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Access Support Services - SADACCA Ltd Good

Reports


Inspection carried out on 17 September 2019

During a routine inspection

About the service:

Access Support Services - SADACCA (Sheffield and District African Caribbean Community Association) Ltd is a domiciliary care agency. It provides personal care to older people living in their own home in the community. At time of the inspection the director was managing the service. The service was providing support to two people.

People’s experience of using this service and what we found:

At our last inspection we found the director had outsourced all the staffing to another company. The decision to outsource the staffing at the service was not meeting the registered providers 'Statement of Purpose'. At this inspection we found the staff providing the support at the service were now employed by Access Support Services – SADACCA Ltd.

The person we spoke with did not express any concerns or worries about their safety. They were very satisfied with the quality care provided by the service.

We saw the system in place to manage people’s medicines has improved since the last inspection. Medicines were managed safely at the service.

At our last inspection we found people did not have risk assessments in place, to ensure that potential risks to people were managed and minimised. At this inspection we found action had been taken to ensure a risk assessment was undertaken and each person had a care plan in place. However, we saw people’s risk assessments needed to be more person centred. This showed further improvement was required.

There were sufficient staff employed by the service to meet people’s needs. People were supported by staff who knew them well.

Safeguarding procedures were robust and staff understood how to safeguard people.

Systems were in place to make sure managers and staff learnt from events such as incidents, concerns and investigations.

The provider completed pre-employment checks for new staff, to check they were suitable to work at the service. However, we saw staff recruitment records required improvement to ensure all the relevant information was stored in each staff member’s file. We shared this information with the director.

We saw the training provided to staff had improved since the last inspection. We saw staff received a range of training and support relevant to their role. Staff told us they felt fully supported and listened to.

People were supported to have maximum choice and control of their lives and staff supported them in the least restrictive way possible; the policies and systems in the service supported this practice. Care workers understood the importance of respecting people’s diverse needs and promoting independence.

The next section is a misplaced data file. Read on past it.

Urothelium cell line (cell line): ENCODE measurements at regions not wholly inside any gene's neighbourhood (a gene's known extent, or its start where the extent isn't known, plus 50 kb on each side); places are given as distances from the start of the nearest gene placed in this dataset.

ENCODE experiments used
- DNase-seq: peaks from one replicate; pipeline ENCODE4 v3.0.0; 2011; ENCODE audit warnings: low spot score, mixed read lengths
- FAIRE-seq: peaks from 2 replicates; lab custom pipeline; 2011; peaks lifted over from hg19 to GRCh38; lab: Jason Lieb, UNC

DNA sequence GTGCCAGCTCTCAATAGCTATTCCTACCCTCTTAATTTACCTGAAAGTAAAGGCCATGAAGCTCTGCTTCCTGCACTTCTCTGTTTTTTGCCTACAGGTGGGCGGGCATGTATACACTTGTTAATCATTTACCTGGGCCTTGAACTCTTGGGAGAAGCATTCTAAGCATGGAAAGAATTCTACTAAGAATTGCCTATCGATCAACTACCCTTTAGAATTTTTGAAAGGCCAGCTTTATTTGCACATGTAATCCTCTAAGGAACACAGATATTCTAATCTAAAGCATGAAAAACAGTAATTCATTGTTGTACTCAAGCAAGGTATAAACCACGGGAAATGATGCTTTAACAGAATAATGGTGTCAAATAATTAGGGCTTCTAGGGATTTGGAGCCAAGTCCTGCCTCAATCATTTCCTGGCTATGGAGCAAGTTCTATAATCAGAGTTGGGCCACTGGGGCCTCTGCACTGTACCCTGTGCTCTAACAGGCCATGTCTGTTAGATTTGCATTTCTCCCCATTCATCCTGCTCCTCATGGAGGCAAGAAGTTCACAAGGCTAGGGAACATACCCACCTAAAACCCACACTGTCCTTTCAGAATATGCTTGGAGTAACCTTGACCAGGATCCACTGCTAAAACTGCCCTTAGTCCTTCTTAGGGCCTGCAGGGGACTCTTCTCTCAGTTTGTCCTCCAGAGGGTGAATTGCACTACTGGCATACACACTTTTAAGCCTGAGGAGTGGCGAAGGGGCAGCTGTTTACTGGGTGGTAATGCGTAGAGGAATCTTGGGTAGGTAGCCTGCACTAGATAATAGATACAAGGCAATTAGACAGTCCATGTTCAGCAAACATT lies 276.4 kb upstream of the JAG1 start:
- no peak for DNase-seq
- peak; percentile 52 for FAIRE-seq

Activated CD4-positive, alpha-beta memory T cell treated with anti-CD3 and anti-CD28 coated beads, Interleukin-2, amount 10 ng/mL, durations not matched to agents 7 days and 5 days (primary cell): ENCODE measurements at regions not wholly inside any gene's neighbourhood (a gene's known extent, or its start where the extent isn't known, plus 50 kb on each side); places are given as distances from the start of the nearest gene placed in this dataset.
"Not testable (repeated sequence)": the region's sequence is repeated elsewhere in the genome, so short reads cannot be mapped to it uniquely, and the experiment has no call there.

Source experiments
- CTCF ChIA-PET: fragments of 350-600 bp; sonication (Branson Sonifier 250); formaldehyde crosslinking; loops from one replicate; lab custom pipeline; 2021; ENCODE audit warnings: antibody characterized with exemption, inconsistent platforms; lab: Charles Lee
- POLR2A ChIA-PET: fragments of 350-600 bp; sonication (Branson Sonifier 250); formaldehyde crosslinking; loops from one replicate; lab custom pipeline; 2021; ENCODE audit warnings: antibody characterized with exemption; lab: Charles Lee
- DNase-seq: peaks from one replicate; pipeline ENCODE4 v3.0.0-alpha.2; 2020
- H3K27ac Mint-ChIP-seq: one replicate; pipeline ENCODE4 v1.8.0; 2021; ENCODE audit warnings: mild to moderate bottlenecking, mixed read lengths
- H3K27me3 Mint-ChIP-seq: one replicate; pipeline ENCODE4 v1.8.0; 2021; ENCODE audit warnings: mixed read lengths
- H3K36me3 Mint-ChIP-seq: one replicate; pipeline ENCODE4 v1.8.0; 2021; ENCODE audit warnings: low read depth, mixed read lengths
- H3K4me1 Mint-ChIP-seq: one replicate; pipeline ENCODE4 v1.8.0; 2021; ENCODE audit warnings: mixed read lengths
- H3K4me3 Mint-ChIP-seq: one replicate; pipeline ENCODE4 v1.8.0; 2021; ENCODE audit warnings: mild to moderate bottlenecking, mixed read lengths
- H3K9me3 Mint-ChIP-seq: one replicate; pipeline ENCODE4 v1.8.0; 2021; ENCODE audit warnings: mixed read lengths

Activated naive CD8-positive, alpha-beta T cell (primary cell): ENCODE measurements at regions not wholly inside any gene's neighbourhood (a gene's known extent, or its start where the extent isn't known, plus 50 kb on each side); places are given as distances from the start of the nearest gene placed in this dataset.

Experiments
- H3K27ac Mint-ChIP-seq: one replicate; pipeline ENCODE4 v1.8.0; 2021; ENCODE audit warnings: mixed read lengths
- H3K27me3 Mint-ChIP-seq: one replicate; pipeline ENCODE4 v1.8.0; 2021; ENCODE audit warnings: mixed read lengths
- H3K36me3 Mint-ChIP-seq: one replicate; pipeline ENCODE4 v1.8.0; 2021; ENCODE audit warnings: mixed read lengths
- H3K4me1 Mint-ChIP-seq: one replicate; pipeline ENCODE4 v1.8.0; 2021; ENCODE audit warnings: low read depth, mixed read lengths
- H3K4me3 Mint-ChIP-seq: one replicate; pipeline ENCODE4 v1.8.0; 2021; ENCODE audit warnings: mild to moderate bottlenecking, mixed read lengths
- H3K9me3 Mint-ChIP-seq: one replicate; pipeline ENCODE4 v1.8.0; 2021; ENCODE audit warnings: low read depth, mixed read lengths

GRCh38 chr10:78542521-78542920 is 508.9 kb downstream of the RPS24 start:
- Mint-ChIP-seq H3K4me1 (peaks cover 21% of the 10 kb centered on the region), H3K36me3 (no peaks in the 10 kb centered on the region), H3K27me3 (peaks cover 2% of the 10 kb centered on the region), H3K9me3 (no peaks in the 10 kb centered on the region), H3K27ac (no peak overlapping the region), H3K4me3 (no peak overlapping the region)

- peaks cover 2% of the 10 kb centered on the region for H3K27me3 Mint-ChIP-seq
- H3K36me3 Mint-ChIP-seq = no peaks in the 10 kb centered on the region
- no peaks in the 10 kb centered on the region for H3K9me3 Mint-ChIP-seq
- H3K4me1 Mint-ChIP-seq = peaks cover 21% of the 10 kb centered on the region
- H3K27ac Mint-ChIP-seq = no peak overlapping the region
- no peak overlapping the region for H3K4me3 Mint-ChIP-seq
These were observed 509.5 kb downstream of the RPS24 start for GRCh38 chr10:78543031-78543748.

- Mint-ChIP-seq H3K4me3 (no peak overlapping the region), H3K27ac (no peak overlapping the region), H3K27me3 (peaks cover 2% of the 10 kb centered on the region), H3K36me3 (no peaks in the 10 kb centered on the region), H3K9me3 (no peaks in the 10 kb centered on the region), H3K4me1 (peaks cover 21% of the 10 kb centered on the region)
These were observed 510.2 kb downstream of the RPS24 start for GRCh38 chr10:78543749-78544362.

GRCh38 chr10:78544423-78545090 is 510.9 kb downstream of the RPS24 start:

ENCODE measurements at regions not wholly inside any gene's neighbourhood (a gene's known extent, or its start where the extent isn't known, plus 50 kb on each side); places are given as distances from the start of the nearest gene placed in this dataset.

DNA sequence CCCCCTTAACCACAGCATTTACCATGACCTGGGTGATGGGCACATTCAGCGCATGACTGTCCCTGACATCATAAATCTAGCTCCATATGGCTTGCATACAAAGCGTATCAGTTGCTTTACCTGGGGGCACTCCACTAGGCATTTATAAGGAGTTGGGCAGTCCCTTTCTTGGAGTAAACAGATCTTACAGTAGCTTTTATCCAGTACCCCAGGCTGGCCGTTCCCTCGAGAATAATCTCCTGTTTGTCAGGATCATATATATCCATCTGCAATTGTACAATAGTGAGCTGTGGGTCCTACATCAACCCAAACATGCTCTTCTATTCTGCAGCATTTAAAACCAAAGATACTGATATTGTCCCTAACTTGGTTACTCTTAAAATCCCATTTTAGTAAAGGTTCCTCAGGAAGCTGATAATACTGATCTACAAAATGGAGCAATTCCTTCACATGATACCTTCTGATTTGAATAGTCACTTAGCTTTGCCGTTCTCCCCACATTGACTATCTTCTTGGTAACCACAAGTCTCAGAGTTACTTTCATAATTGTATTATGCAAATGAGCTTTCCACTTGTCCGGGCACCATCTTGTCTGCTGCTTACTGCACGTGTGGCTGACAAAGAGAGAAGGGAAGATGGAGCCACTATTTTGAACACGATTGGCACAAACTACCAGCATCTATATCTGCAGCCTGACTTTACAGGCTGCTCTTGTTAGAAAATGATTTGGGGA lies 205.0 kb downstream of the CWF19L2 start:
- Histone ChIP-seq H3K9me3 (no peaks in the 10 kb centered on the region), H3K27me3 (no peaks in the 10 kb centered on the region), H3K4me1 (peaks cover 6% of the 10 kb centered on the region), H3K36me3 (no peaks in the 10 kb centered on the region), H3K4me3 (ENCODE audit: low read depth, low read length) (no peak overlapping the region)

The person we spoke with told us staff were respectful and treated them in a caring and supportive way.

Since the last inspection the provider’s complaints procedure had been updated. A copy had been given to each person using the service. The service had not received any complaints since the last inspection.

At our last inspection we found the quality assurance systems in place to monitor the quality and safety of the service required improvement. At this inspection we found enough improvement had been made and the provider was no longer in breach of regulation 17.

Rating at last inspection:

At our last inspection in July 2018 the service was rated requires improvement (Supplementary report published 4 October 2018) and we found two breaches of the regulation. The provider completed an action plan after the last inspection to show what they would do and by when to improve. At this inspection we found improvements had been made and the provider was no longer in breach of regulations.

Why we inspected:

This was a planned inspection based on the previous rating.

Follow up:

We will continue to monitor intelligence we receive about the service until we return to visit as per our re-inspection programme. If any concerning information is received we may inspect sooner.

For more details, please see the full report which is on the CQC

Inspection carried out on 11 July 2018

During a routine inspection

This comprehensive inspection took place on 11 July 2018 and was announced. The registered provider was given short notice of our inspection. We did this because the service is small and the manager was sometimes out of the office and we needed to be sure that they would be available. The service was last inspected on 10 and 11 April 2017. At our last inspection we found the registered provider in breach of three Regulations of the Health and Social Care Act 2008 (Regulated Activities) Regulations; Regulation 19, Fit and proper persons, Regulation 18, Staffing and Regulation 17, Good governance. The overall rating of the service was requires improvement.

Following our last inspection the registered provider sent us an action plan with details of the improvements they planned to make to meet the requirements of the regulations.

Access Support – SADACCA (Sheffield and District African Caribbean Community Association) Ltd is a small domiciliary care service registered to provide personal care for people living in their own homes in the community. At time of the inspection the service was providing a home care service to three people

The manager had applied to register with the Care Quality Commission. A registered manager is a person who has registered with the Care Quality Commission to manage the service. Like registered providers, they are ‘registered persons’. Registered persons have legal responsibility for meeting the requirements in the Health and Social Care Act 2008 and associated Regulations about how the service is run.